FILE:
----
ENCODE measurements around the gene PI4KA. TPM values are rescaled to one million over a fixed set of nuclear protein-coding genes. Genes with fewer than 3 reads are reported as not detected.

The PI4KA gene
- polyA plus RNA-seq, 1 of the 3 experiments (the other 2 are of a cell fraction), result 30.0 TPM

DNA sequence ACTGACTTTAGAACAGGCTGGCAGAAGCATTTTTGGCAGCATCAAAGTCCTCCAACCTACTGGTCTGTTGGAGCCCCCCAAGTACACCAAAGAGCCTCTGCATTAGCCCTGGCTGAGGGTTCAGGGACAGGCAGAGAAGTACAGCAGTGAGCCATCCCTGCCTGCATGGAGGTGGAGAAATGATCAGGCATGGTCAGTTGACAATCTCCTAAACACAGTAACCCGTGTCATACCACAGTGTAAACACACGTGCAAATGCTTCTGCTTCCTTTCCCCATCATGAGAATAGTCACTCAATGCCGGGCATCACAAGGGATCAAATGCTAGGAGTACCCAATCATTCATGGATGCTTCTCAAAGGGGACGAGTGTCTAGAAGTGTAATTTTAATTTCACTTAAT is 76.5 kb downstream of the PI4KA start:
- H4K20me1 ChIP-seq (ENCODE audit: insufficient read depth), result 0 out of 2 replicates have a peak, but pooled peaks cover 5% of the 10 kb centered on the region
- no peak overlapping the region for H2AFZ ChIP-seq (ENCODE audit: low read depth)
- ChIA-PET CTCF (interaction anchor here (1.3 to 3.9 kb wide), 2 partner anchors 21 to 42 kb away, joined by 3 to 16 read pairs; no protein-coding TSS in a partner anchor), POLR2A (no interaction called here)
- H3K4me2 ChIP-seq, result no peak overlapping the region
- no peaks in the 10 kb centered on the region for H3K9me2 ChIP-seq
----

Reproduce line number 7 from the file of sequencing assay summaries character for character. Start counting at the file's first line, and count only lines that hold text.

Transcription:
- ChIA-PET CTCF (interaction anchor here (1.3 to 3.9 kb wide), 2 partner anchors 21 to 42 kb away, joined by 3 to 16 read pairs; no protein-coding TSS in a partner anchor), POLR2A (no interaction called here)